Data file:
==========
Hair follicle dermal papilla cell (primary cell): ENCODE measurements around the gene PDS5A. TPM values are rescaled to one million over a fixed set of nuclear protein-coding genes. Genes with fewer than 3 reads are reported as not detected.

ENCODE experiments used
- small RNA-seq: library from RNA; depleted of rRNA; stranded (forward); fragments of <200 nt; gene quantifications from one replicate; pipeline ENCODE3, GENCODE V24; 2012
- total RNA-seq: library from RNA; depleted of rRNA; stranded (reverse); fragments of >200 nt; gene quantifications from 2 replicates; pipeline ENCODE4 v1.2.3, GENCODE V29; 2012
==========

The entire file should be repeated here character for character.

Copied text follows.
Hair follicle dermal papilla cell (primary cell): ENCODE measurements around the gene PDS5A. TPM values are rescaled to one million over a fixed set of nuclear protein-coding genes. Genes with fewer than 3 reads are reported as not detected.

ENCODE experiments used
- small RNA-seq: library from RNA; depleted of rRNA; stranded (forward); fragments of <200 nt; gene quantifications from one replicate; pipeline ENCODE3, GENCODE V24; 2012
- total RNA-seq: library from RNA; depleted of rRNA; stranded (reverse); fragments of >200 nt; gene quantifications from 2 replicates; pipeline ENCODE4 v1.2.3, GENCODE V29; 2012